★ ★ ★ ★
Legendary director Werner Herzog has taken his career in several different directions since his glory days in the 70's. Notably, he now works almost entirely in English, and with major Hollywood actors. In Bad Lieutenant, Herzog casted Nicolas Cage to play the aptly titled main character in a wry take on the neo-noire genre. As usual, Herzog uses this film to examine the dark side of humanity, though in a more accessible manner. In marked contrast to his earlier work, Bad Lieutenant is funny, even feeling light hearted at times. The cynicism of the film is always buoyed by Nick Cage's casually vulgar performance. He makes you laugh, even when you suspect you shouldn't.
After seeing Fear and Loathing, I assumed that there was no need to ever see another drug movie. Trainspotting was the only exception that I'd found until the Bad Lieutenant. Herzog captured the casual hypocrisy of the Drug War by exploiting every imaginable stereotype about police corruption. While Cage's character was off the wall, he was never quite over the top. Somehow, it wouldn't surprise me if there were a dozen officers playing by his rules in post-Katrina New Orleans.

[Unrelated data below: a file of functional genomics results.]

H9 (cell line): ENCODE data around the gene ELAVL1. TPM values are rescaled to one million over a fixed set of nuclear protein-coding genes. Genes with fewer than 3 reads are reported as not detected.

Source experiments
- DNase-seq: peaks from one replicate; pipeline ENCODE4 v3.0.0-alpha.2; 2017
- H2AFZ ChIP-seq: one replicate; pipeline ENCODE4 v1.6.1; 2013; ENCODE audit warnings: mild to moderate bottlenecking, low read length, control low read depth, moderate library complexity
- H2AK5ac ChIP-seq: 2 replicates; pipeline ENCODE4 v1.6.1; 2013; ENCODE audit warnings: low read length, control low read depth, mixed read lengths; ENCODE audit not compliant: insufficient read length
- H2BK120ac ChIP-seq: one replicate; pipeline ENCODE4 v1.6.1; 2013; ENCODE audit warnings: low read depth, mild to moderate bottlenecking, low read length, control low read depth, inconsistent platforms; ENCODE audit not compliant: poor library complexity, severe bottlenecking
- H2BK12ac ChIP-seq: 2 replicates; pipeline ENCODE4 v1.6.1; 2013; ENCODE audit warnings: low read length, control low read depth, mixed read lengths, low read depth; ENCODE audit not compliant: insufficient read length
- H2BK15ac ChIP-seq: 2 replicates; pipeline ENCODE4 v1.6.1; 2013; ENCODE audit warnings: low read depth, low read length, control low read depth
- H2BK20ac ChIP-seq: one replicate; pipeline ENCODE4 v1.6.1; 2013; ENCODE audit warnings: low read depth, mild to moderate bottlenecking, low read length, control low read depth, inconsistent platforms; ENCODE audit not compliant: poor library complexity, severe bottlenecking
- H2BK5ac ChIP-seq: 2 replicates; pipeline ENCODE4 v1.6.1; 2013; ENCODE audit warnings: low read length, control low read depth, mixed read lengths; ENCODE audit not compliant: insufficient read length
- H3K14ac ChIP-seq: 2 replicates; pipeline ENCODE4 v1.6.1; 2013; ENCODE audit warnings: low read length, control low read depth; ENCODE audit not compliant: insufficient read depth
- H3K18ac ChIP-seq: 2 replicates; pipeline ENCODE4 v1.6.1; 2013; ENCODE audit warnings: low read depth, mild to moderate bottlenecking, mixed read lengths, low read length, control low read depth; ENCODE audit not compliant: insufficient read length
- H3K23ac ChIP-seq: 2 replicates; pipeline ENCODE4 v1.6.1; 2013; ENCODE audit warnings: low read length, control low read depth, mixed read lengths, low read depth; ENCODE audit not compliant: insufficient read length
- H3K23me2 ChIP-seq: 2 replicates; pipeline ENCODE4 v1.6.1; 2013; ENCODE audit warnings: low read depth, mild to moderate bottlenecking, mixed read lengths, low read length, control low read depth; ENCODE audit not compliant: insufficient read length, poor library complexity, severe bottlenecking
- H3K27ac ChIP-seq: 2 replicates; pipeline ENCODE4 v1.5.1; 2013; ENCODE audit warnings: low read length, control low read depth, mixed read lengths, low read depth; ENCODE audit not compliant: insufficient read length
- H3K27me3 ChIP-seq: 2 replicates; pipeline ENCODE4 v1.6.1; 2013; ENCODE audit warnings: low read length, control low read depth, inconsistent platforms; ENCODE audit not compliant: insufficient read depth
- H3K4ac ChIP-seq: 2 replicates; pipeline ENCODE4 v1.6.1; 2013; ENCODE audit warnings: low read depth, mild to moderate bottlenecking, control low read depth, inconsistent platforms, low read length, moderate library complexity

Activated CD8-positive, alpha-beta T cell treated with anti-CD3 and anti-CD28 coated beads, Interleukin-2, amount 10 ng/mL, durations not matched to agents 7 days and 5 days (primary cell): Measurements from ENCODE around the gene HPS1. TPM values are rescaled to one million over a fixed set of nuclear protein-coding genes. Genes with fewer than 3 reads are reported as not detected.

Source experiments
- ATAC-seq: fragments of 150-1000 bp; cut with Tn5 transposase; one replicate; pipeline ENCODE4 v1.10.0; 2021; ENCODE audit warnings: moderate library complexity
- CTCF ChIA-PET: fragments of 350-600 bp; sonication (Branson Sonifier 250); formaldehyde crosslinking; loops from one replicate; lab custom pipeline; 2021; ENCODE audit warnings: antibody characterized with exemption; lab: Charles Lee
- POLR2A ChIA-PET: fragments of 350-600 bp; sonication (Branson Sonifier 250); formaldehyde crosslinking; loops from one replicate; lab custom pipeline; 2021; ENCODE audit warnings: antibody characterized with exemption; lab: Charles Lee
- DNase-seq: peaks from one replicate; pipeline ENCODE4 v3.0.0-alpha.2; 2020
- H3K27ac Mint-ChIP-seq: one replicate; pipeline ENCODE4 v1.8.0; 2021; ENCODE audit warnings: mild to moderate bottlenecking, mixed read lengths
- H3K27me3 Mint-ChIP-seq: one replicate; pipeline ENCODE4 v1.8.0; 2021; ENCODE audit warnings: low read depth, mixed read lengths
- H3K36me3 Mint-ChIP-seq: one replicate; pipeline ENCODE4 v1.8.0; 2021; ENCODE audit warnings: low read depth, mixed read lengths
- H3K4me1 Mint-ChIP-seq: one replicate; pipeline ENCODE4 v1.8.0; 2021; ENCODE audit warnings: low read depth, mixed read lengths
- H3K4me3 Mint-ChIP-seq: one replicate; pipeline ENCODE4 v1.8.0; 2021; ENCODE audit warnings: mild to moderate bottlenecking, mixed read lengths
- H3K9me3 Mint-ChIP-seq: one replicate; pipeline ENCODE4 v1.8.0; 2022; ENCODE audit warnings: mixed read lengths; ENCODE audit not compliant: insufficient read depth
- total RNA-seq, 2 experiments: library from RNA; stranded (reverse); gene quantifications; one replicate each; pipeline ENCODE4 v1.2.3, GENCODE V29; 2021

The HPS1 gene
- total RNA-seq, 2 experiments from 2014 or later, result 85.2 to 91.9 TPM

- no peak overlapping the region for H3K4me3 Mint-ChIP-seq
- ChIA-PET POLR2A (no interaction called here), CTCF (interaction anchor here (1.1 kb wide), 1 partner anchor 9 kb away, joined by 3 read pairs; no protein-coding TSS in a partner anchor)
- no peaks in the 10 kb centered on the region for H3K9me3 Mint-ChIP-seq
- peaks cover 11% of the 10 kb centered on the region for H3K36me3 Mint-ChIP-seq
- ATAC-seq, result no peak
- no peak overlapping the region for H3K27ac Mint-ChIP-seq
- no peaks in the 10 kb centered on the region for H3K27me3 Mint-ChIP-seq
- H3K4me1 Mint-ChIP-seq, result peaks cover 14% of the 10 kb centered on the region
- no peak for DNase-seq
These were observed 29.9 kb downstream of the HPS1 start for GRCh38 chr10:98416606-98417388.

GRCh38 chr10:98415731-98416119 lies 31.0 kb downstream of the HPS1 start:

Despite the nonchalant attitude the film takes towards drugs and violence, it still maintains the subtlety that you would expect from a director of Herzog's stature. As the film progresses, tiny fragments of information congeal to give the seemingly aimless plot line some direction. Though it would be a stretch to call it conventional, there is a story buried beneath the rubble. Even if there wasn't, the comedy would be enough to make it worthwhile. I never thought I would say that about a Herzog film.